1985 White House intrusion
Latta, of Denver, Colorado, held a master's degree in mechanical engineering but worked as a water meter reader for the Denver water department, where he held the Denver meter-reading record of 600 readings in a single day. Time magazine quoted his supervisor as saying "He is a phenomenon of accuracy and speed."
While on vacation in Washington D.C. on January 20, 1985 (the day that President Ronald Reagan was sworn-in for his second term) Latta gained access to the White House by following the 33 members of the Marine Band past security. While carrying an overnight bag, he was able to wander around the Executive Residence for 14 minutes, but was eventually discovered near the Blue Room and was apprehended by Secret Service agents, who noticed that he had neither a uniform nor an instrument. Latta reportedly did not know he was doing anything illegal, and was quoted as saying "I thought if I wasn't supposed to be there, somebody would stop me" and that "I just wanted to see the ceremony...I'm kind of patriotic."
Secret Service agents brought in dogs to search for explosives and interrogated Latta outside the White House. Later Latta was turned over to DC Police and charged with a misdemeanor count of unlawful entry. Latta was jailed for five days and interviewed by court-appointed psychiatrist Dr. Norman L. Wilson, who discovered that Latta had voluntarily committed himself to a psychiatric hospital in June 1984 and heard voices saying, "You blew it," according to documents filed in the District of Columbia Superior Court. Latta was committed to St. Elizabeths Hospital.
Wilson recommended further psychiatric study of Latta and a hearing commissioner on January 21 ordered Latta to undergo mental evaluation, but that order was not received by city psychiatrists until three days later, several hours after he had posted bond on $1,000 bail. Latta was quoted as saying the intrusion was "a mistake" but also "the high point of being in Washington" and that "I just wanted to see how far I could get." The unlawful entry had a maximum penalty of six months in jail, but because it was only a misdemeanor, D.C. prosecutors could not extradite him from Colorado if he did not return voluntarily.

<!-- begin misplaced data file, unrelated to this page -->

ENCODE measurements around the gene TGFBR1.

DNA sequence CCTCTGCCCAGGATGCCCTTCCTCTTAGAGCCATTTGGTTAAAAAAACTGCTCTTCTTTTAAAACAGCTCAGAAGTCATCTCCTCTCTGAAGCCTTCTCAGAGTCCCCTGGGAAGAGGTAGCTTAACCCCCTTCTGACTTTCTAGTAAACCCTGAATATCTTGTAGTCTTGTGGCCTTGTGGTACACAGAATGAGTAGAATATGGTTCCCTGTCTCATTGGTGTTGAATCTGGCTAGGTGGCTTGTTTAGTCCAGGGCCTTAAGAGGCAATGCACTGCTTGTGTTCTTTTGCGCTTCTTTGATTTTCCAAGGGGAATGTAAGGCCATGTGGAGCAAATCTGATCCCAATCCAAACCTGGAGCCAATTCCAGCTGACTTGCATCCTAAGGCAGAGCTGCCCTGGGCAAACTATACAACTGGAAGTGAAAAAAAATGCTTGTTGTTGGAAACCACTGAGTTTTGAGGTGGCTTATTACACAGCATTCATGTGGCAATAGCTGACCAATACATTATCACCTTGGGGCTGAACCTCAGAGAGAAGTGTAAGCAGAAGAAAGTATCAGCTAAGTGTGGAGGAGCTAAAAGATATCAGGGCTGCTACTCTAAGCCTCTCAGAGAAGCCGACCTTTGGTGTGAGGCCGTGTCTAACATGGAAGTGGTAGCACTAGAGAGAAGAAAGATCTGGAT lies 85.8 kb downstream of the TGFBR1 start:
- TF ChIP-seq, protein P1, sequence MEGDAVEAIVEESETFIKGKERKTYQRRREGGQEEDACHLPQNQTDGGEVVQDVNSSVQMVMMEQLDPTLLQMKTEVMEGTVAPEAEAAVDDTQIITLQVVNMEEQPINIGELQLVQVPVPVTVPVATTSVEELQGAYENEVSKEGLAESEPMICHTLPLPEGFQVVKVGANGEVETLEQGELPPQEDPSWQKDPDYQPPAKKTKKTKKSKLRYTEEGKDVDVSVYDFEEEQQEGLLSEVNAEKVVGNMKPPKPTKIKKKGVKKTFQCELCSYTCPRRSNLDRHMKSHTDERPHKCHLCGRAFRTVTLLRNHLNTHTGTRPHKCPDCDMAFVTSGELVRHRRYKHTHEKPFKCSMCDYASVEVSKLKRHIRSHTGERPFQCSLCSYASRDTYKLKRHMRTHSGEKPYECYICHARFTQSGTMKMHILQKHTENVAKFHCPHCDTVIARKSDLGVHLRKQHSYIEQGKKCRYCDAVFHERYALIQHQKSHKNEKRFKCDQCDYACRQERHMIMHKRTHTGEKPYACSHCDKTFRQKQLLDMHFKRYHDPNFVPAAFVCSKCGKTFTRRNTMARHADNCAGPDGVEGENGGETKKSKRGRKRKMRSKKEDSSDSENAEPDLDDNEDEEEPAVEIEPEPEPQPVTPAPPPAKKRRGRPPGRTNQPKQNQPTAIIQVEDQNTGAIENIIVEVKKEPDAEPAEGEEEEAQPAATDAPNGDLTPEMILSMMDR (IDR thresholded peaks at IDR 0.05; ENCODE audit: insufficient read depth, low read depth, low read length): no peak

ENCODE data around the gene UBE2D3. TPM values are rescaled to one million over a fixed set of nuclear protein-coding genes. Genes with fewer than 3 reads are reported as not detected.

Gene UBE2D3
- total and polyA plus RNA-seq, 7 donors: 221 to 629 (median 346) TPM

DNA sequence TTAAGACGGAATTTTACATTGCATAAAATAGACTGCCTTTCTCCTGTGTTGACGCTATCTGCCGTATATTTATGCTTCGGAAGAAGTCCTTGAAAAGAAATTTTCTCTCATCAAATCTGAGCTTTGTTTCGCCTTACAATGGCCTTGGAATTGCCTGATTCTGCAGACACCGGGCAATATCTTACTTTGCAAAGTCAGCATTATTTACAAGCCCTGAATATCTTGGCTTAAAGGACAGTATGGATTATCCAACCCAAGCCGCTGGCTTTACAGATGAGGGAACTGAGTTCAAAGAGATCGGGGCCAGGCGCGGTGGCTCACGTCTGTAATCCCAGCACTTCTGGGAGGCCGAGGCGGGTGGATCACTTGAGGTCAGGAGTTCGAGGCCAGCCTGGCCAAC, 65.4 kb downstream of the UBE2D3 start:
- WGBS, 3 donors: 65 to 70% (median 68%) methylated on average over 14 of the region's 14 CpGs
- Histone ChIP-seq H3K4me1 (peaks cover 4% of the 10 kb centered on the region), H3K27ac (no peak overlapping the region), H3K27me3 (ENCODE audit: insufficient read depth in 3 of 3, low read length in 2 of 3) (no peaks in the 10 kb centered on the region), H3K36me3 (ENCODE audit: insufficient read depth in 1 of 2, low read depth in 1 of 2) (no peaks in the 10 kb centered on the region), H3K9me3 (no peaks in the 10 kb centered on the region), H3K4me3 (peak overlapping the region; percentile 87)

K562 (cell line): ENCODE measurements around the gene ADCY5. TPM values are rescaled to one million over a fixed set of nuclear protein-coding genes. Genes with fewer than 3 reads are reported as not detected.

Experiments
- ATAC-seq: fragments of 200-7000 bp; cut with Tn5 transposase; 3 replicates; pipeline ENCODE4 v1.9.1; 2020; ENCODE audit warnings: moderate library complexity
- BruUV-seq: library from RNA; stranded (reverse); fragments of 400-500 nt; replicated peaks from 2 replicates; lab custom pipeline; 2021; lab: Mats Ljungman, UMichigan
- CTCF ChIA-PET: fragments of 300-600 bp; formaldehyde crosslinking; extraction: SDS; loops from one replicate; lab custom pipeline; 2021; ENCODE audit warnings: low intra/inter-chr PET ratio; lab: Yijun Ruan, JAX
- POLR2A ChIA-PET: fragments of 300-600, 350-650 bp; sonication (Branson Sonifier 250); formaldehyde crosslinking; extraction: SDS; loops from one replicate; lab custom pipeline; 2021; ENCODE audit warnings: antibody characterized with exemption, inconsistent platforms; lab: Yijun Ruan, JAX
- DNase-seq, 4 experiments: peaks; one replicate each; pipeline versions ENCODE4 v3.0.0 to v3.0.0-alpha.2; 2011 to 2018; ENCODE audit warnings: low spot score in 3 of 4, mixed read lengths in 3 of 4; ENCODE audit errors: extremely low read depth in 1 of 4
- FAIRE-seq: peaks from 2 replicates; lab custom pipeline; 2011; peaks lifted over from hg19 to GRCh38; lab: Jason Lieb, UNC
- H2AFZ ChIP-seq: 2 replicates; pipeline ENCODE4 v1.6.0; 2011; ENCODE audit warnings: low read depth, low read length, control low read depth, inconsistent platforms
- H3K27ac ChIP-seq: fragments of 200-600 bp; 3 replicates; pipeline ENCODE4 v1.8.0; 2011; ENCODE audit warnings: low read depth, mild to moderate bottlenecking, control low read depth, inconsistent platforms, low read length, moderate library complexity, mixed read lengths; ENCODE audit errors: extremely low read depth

Latta was arrested May 7, 1985, after he failed to show up for a court appearance in D.C. but was released on personal recognizance after Magistrate Judge Donald E. Abram of the United States District Court for the District of Colorado set a hearing on whether he should be returned to D.C. to face charges.
In popular culture
- "Clarity, James F., and Warren Weaver Jr. "Briefing: Disavowal of Intruder." New York Times 31 January 1985.
- "Waltzing In." Time 11 February 1985.
- "White House Intruder Is Said To Have Been Mental Patient." New York Times 31 January 1985.
- Greene, David L. "Expect the unexpected at inaugurals." Baltimore Sun. New York Times 19 January 2005.
- Hartmann, Margaret (30 September 2014). "The 7 Weirdest White House Security Breaches". New York. Retrieved 1 February 2015.
- "Quotation of the Day." New York Times 30 January 1985.
- "Security lapse lets intruder in White House." UPI 30 January 1981.
- "Headliners: The Man Who Slipped By." New York Times 3 February 1985.
- "White House Intruder Freed." Associated Press 7 May 1985.
- Wright, Megh (3 April 2013). "Saturday Night's Children: Rich Hall (1984-1985)". splitsider.com. Retrieved 26 February 2015.
- "SNL". richhall.co. Retrieved 26 February 2015.
- "Cold Opening: Robert Latta - Saturday Night Live". Saturday Night Live official YouTube channel. 25 October 2013. Retrieved 26 February 2015.
- "Robert Latta 2 - Saturday Night Live". Saturday Night Live official YouTube channel. 16 October 2013. Retrieved 26 February 2015.
- "Robert Latta 1 - Saturday Night Live". Saturday Night Live official YouTube channel. 16 October 2013. Retrieved 26 February 2015.